Research on the Social and Emotional Experiences of Gifted …

Wallace Research Symposium on Talent Development

Campus/Building Maps

Carpe Cerebrum: What Neuroscience Can (and Cannot) Tell Us About GiftednessPamela Clinkenbeard & Edward M. Hubbard

Tuesday, May 21, 2024, 10:45 am – 12:15 pm, Lawrence D. McHugh Hall, Room MCHU 206

The field of neuroscience is booming worldwide, including research on giftedness, talent, and creativity. But what does brain research really tell educators, psychologists, and parents about working with gifted and talented students? How might the science translate to practice, and what role does neuroscience play in the development of more equitable talent development? This presentation will address what we know (and don’t yet know) about the neuroscience of intelligence and what that research means in practice for gifted students. We will touch on related concepts including parietal-frontal integration, the role of the frontal cortex in fluid reasoning, and neural efficiency. We will summarize briefly the research that examines structural and functional differences in the brains of students who have been identified as gifted based on IQ or specific domain talent, including those who are twice-exceptional. We will then focus on three main research-supported areas of implication for gifted education: the role of neuroplasticity in children’s and adolescents’ talent development; applications of neuroscience research to the development of executive functions; and the critical importance of appropriate challenge.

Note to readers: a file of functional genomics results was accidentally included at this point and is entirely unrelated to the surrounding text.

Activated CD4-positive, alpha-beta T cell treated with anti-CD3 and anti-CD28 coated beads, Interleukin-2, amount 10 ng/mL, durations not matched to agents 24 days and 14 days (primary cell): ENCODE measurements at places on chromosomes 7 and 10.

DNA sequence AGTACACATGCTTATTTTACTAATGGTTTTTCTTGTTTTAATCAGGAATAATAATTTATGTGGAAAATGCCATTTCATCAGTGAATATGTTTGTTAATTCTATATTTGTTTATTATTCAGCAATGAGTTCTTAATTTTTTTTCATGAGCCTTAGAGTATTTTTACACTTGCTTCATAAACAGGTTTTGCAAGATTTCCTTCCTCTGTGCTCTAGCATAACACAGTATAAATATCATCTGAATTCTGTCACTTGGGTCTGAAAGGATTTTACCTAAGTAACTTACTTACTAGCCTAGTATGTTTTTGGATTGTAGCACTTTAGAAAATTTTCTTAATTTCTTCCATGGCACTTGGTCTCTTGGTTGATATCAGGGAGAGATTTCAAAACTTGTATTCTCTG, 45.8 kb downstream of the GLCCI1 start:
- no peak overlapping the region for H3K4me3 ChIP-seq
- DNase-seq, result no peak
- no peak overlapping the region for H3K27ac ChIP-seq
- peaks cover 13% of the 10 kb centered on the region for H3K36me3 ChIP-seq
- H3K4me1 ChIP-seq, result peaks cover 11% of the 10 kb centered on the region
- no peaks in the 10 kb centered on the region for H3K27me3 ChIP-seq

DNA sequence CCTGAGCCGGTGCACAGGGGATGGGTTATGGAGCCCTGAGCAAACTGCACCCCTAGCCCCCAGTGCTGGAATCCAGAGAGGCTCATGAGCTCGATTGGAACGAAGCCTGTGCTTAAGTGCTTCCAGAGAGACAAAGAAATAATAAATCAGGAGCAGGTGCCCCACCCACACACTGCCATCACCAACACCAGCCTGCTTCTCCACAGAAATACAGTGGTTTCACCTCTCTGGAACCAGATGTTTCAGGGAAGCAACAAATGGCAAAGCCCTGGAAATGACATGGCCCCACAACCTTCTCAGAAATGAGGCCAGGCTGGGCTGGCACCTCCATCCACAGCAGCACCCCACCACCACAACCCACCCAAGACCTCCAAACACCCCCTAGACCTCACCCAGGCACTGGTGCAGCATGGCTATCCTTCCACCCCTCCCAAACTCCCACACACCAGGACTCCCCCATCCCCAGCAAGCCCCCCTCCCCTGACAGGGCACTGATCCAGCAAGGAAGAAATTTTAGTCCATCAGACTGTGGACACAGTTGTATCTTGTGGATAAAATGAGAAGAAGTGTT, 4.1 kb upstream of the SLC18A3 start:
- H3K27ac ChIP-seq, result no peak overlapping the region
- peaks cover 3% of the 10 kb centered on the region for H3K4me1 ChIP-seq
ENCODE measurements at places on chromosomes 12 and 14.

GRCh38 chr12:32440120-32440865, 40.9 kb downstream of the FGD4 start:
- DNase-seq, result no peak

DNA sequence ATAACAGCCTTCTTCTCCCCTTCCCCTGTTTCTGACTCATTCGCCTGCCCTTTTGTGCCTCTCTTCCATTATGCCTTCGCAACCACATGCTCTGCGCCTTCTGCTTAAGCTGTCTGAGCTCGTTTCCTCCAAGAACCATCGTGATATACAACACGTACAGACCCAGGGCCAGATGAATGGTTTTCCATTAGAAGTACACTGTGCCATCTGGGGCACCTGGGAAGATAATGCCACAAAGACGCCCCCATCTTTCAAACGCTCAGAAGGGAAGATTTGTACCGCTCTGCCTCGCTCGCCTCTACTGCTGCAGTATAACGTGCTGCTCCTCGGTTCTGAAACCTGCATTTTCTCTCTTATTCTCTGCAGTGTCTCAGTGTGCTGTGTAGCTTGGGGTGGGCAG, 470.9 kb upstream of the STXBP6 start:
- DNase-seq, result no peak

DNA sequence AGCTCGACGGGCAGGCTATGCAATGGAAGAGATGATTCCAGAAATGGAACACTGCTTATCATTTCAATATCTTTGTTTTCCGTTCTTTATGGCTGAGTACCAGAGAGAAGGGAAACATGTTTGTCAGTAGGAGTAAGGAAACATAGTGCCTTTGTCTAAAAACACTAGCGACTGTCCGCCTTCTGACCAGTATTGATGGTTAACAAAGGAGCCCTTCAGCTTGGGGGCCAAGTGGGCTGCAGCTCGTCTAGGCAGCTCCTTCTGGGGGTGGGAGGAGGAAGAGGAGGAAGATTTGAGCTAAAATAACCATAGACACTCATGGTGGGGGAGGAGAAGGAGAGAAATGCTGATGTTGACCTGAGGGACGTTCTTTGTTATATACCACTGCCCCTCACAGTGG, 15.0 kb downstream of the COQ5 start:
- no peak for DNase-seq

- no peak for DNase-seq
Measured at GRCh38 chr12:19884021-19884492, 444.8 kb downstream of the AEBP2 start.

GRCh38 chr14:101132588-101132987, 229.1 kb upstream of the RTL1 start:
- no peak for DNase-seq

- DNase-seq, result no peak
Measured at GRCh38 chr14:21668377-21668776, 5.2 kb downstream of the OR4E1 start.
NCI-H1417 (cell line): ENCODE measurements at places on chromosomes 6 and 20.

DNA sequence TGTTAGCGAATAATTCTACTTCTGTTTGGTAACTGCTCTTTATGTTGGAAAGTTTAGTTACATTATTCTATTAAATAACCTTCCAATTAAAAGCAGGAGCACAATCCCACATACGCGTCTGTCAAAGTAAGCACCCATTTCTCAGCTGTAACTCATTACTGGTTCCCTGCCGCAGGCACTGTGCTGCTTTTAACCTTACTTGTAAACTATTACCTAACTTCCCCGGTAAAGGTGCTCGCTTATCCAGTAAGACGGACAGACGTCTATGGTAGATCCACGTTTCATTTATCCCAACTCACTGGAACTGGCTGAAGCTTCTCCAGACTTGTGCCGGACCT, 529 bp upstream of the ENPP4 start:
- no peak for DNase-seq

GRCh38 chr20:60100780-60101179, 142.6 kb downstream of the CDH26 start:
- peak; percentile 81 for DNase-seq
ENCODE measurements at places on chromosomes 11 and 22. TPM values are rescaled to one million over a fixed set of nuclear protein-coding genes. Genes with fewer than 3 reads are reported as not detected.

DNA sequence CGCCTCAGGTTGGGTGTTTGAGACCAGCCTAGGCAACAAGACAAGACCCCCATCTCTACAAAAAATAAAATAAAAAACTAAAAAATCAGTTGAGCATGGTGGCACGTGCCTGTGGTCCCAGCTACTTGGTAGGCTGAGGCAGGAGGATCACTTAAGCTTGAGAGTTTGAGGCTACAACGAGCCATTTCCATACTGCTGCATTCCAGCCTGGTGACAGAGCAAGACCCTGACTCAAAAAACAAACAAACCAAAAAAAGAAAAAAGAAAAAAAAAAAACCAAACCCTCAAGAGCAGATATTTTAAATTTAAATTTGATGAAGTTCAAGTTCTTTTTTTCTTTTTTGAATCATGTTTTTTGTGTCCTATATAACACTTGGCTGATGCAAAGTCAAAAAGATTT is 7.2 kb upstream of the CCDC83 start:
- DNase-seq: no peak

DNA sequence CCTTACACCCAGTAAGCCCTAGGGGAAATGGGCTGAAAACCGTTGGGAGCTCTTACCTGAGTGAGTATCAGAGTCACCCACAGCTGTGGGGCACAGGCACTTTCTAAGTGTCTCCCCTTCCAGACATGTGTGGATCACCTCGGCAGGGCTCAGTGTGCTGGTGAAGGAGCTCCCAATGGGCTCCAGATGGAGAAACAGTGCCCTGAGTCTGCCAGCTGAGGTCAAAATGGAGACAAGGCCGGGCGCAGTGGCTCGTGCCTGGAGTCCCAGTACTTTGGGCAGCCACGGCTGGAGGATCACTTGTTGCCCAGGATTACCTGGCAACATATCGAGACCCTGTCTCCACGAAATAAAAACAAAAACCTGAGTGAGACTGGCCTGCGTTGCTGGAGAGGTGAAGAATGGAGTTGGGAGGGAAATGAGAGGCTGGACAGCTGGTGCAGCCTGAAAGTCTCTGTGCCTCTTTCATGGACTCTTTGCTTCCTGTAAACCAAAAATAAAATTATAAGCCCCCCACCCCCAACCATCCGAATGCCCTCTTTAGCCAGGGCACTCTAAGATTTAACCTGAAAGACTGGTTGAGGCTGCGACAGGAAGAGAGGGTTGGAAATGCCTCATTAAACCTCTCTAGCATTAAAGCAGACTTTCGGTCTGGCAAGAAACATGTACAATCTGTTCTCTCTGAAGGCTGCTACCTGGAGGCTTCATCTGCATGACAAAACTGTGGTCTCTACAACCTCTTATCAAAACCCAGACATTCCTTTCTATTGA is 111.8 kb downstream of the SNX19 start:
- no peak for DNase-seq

View the Presentation, Resources 1 &, Resources 2